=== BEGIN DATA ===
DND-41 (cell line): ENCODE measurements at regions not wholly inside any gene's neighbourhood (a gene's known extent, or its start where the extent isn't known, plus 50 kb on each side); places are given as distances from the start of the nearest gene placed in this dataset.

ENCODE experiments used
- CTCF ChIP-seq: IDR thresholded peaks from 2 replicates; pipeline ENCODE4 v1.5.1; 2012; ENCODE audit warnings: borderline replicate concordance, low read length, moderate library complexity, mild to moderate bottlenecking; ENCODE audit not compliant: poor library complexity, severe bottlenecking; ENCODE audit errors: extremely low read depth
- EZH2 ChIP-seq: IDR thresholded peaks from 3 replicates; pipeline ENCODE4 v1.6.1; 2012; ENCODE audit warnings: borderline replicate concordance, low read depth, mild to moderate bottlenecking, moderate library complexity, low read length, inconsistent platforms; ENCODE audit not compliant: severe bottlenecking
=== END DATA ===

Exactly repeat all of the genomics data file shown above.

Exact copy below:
DND-41 (cell line): ENCODE measurements at regions not wholly inside any gene's neighbourhood (a gene's known extent, or its start where the extent isn't known, plus 50 kb on each side); places are given as distances from the start of the nearest gene placed in this dataset.

ENCODE experiments used
- CTCF ChIP-seq: IDR thresholded peaks from 2 replicates; pipeline ENCODE4 v1.5.1; 2012; ENCODE audit warnings: borderline replicate concordance, low read length, moderate library complexity, mild to moderate bottlenecking; ENCODE audit not compliant: poor library complexity, severe bottlenecking; ENCODE audit errors: extremely low read depth
- EZH2 ChIP-seq: IDR thresholded peaks from 3 replicates; pipeline ENCODE4 v1.6.1; 2012; ENCODE audit warnings: borderline replicate concordance, low read depth, mild to moderate bottlenecking, moderate library complexity, low read length, inconsistent platforms; ENCODE audit not compliant: severe bottlenecking